Happy Friday!!! Today I’m on the blog tour for Forms of Things Unknown by Elizabeth Ireland, and I’m delighted to be able to share an extract with you….
Recently returned to Chicago after a successful tour of Hamlet, Lillian Nolan is awakened in the dead of night by a strange voice. She is shocked to learn that well known and admired actress, Louise Hawthorne, has fallen to her death from the sixth floor of the Tremont House. Was it an accident? Did she jump or was she pushed? Louise’s former lover, and the main suspect, pleads with Lillian to uncover the truth and clear his name.
In the process of learning to trust her intuitive abilities, Lillian attempts to find balance between relying upon her gift and uncovering the truth in her own way. But the menace of death pursues her and soon her own life is at risk. When she finds herself in a trap from which she cannot escape, her only hope of survival is to call upon the metaphysical world.
Forms of Things Unknownis based on an actual event which occurred in June of 1876 in Chicago. It is the third standalone book in the Backstage Mystery Series.
THE BACKSTAGE MYSTERY SERIES
Tagline:Life upon the wicked stage can be deadly.
Set against the backdrop of the Gilded Age, the Backstage Mystery Series stars Lillian Nolan, an unconventional member of Chicago’s upper class who dreams of a career of fortune and fame in the theater. Talented and ambitious, she possesses a hidden skill which she is extremely reluctant to use—the ability to communicate with those who have died and now live in the world of “The Beyond.”
The series chronicles her adventures in which she continually becomes enmeshed in solving mysteries which often require her accessing the realm of the paranormal. Filled with an incredible cast of characters—factual, fictional, and sometimes non-physical—who either help or hinder her quest for the truth, the stories take place during a period considered to be the golden age of both acting and spiritualism in America.
In the summer of 1876, Lillian Nolan, actress and sleuth, is woken in the early hours of the morning and compelled to go down her hotel’s back stairs to the courtyard of the hotel where she makes a gruesome discovery:
When I arrived at the door to the hotel that let out onto the back courtyard, I turned the handle and pushed it open. In the courtyard I saw that Tony stood holding a lantern next to Mr. Eldrege who was bent down on one knee. Another man stood next to him. That man was dressed in a travelling suit and I thought he must be a hotel guest who, like me, had come to see what was going on. They seemed oblivious to my presence and all stared at the same thing, something on the ground.
Once again I heard Mr. Eldrege’s voice. “She must have fallen. Poor woman.”
I approached to the left of them and saw the figure of a woman on the pavement, facedown. She wore a white robe, over what appeared to be an evening dress, the color of which was faintly familiar to me. Her arms were spread out, but the hands were clenched as if she had been grasping at something. Her hair was completely unbound. It spread out over her head and the pavement. It was stained by a pool of blood that flowed freely from under her face. Her wrapper was quickly becoming saturated with it.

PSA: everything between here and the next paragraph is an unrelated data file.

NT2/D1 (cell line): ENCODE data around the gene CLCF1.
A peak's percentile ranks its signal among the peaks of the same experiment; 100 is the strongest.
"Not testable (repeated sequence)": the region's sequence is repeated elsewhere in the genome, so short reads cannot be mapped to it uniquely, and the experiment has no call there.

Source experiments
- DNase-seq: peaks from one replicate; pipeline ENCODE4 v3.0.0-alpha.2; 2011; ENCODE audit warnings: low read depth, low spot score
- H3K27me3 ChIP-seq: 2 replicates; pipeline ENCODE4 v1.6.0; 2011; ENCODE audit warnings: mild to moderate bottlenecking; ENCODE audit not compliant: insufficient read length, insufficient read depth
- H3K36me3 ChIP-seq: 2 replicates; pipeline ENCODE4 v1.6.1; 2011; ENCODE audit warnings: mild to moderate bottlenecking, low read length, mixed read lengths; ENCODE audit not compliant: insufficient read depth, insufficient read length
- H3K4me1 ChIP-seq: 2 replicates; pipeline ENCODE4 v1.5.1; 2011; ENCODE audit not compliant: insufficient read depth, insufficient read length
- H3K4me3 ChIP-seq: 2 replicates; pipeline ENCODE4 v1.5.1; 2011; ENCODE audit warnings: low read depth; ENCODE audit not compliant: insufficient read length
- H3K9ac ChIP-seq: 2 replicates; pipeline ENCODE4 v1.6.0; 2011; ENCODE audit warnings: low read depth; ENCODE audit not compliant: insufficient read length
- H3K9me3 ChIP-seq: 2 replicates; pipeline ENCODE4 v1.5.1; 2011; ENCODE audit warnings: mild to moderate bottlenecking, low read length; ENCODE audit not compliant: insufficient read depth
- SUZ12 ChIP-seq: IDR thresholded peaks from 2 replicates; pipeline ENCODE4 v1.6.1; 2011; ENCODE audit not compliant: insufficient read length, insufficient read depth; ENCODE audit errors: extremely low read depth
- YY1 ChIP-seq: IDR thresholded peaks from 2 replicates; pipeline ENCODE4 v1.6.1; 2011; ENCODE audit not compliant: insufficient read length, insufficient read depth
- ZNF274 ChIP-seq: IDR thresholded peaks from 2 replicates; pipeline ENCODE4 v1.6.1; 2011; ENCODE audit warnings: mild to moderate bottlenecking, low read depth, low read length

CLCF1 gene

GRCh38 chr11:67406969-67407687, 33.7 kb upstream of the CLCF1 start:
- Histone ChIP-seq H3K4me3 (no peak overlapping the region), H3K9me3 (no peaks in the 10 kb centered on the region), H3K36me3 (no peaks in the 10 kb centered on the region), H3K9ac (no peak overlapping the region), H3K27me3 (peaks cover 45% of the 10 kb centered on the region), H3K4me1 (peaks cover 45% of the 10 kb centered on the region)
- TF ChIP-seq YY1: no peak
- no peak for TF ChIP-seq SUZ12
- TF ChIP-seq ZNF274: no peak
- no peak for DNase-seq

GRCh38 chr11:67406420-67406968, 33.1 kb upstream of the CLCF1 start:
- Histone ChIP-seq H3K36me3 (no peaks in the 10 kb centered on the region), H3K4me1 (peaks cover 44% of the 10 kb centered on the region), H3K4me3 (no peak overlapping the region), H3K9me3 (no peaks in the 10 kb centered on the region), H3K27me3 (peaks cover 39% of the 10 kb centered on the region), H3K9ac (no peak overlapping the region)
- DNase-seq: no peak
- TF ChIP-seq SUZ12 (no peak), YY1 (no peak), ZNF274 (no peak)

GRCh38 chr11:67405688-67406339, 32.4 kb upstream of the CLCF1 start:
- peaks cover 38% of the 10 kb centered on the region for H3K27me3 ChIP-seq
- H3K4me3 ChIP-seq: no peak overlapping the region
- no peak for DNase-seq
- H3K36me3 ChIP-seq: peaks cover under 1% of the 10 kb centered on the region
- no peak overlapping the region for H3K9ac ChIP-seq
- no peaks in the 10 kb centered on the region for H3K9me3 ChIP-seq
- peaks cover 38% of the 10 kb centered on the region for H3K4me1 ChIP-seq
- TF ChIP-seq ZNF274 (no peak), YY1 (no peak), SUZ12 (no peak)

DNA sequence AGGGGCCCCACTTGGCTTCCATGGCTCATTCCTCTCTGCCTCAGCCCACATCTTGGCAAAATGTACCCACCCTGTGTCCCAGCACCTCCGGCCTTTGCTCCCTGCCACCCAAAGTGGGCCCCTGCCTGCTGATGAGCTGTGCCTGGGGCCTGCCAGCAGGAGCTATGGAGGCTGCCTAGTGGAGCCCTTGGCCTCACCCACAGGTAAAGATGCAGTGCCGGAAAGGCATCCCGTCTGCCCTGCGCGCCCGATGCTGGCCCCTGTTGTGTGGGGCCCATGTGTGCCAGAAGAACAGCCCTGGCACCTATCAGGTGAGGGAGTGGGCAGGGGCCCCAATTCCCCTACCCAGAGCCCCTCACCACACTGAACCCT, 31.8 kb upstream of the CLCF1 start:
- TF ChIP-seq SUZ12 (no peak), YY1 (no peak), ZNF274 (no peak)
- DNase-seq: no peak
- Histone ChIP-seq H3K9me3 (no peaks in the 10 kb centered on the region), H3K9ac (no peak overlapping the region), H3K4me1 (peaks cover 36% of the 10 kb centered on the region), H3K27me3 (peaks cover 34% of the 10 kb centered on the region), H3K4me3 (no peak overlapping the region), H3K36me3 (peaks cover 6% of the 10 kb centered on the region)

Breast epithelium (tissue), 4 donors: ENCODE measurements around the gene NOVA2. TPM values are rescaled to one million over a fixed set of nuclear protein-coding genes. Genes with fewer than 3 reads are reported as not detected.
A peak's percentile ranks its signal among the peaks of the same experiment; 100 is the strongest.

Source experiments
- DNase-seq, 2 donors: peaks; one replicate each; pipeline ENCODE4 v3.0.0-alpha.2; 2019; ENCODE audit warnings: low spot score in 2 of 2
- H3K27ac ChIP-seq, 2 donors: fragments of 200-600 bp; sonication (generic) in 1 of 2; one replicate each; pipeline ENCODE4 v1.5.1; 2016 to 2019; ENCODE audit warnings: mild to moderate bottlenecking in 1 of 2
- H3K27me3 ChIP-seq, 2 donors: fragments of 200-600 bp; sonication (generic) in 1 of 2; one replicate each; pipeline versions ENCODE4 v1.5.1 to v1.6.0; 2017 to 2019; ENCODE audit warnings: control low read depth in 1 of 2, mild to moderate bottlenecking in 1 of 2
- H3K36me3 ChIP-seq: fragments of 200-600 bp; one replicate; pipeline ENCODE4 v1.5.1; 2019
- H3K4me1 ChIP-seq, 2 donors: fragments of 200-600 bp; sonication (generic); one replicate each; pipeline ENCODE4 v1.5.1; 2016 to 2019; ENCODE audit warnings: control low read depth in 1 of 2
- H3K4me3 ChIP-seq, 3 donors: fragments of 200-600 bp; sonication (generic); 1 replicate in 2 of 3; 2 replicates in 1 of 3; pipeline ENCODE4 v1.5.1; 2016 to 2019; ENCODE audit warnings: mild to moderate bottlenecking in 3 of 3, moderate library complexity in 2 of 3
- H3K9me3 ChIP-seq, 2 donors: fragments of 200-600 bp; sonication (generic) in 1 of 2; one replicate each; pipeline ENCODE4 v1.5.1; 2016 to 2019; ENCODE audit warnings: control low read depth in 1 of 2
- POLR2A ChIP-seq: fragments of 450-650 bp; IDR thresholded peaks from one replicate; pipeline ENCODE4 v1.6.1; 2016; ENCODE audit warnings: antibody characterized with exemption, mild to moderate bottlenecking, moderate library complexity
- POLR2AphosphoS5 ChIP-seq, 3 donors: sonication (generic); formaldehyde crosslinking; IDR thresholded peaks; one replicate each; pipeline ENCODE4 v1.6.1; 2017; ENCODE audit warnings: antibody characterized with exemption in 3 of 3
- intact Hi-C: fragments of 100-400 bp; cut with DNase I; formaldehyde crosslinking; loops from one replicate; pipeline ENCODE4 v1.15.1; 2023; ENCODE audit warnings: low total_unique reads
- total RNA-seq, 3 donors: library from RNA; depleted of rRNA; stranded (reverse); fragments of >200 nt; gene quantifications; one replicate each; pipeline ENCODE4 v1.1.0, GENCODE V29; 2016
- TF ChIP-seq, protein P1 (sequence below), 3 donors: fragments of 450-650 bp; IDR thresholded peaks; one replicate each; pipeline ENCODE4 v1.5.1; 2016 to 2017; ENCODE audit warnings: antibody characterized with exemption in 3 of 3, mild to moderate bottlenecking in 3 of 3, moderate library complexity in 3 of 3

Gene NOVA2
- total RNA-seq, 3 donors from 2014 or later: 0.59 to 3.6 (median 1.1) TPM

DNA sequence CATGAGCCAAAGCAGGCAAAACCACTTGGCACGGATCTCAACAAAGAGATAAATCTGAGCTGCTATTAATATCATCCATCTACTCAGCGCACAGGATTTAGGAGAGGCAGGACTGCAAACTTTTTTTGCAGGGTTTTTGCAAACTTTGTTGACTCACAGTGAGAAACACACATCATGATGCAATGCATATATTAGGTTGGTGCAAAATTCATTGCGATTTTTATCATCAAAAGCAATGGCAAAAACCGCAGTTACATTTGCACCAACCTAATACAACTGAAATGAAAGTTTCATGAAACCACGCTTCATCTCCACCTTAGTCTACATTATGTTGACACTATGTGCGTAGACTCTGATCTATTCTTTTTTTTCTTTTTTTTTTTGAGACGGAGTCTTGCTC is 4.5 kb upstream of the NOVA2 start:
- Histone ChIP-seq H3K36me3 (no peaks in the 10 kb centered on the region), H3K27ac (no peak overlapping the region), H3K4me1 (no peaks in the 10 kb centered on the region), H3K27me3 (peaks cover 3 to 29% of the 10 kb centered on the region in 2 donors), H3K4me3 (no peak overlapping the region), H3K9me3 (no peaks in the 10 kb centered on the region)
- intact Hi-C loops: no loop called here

Mr. Eldrege gently turned her body over. In the dim light of the lantern I could see she had struck the bricks of the courtyard headfirst. Her forehead was broken and splintered. The upper part of her face was mangled and her right eye was completely gone. There was little left to recognize the beautiful countenance of Louise Hawthorne, a woman who had been alive and healthy just a few short hours ago. I took a step back and turned away from that awful vision.
I heard rather than saw the man turn away and vomit.
“Go get the police,” Mr. Eldrege said to Tony who promptly handed him the lantern, rushed past me, and ran for the back door, obviously happy to leave the bloody scene.
It was then that Mr. Eldrege saw me.
“Miss, go back to your room. Poor woman fell out of her window.”
“I know… I knew…her,” I managed to say.
“Ah. Yes. It is Miss Hawthorne. A friend of yours from the theater?” He didn’t wait for a reply. “I’m sorry.” He paused and said, “Perhaps you’d like to wait in the manager’s office? The police will want to speak with you.”
about the author
Elizabeth Ireland discovered her passion for theater early. After receiving undergraduate and graduate degrees in Theater, she accepted a teaching position in a vibrant performing arts department at a college in northern Illinois. For ten years, she taught, directed and ran front-of-house operations. American Theater History—particularly that of the 19thcentury—has always been of particular interest to her.
She has been a quarter-finalist and a semi-finalist for the Don and Gee Nicholl Fellowshipin screenwriting sponsored by the Academy of Motion Picture Arts and Sciences. Two of her screenplays have been optioned, but remain unproduced. Her nonfiction work, Women of Vision: Ordinary Women, Extraordinary Lives, was published in 2008. Her work has also been published in a collection of paranormal short stories, Paramourtal: Tales of Undying Love and Loving the Undead. She lives in metro Atlanta with her ever-patient husband, and two quirky dachshunds.
tour hosted by:
Thanks to Rachel for inviting me on to the tour, and thank you to Elizabeth for sharing an extract with us.
Have a great day all and thanks for reading!